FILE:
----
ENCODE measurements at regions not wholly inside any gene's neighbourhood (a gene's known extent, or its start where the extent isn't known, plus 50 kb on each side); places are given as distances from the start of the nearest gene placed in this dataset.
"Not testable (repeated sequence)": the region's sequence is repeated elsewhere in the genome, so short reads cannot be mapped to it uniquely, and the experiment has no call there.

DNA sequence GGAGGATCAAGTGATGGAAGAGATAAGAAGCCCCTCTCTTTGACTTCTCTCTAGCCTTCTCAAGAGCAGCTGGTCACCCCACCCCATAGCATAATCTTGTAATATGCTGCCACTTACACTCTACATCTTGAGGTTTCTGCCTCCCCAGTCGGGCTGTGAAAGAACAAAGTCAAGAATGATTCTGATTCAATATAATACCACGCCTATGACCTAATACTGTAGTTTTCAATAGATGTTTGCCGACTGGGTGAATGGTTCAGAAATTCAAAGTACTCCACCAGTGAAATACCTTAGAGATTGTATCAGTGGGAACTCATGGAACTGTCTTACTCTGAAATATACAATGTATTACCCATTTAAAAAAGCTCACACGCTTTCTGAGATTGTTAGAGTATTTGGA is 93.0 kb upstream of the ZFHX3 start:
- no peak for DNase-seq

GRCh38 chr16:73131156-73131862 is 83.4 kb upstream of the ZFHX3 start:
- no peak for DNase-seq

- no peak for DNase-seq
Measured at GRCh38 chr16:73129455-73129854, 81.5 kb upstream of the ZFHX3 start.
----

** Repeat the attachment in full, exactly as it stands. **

ENCODE measurements at regions not wholly inside any gene's neighbourhood (a gene's known extent, or its start where the extent isn't known, plus 50 kb on each side); places are given as distances from the start of the nearest gene placed in this dataset.
"Not testable (repeated sequence)": the region's sequence is repeated elsewhere in the genome, so short reads cannot be mapped to it uniquely, and the experiment has no call there.

DNA sequence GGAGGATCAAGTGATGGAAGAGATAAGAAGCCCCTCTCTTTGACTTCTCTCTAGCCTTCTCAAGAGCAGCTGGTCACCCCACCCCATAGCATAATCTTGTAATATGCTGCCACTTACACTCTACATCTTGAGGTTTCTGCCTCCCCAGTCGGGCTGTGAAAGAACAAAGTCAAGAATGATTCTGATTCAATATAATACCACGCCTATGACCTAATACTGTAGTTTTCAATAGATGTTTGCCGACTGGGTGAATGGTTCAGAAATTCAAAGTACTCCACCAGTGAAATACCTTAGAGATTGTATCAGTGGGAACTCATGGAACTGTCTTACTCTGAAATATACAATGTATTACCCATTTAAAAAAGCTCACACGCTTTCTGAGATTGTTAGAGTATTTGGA is 93.0 kb upstream of the ZFHX3 start:
- no peak for DNase-seq

GRCh38 chr16:73131156-73131862 is 83.4 kb upstream of the ZFHX3 start:
- no peak for DNase-seq

- no peak for DNase-seq
Measured at GRCh38 chr16:73129455-73129854, 81.5 kb upstream of the ZFHX3 start.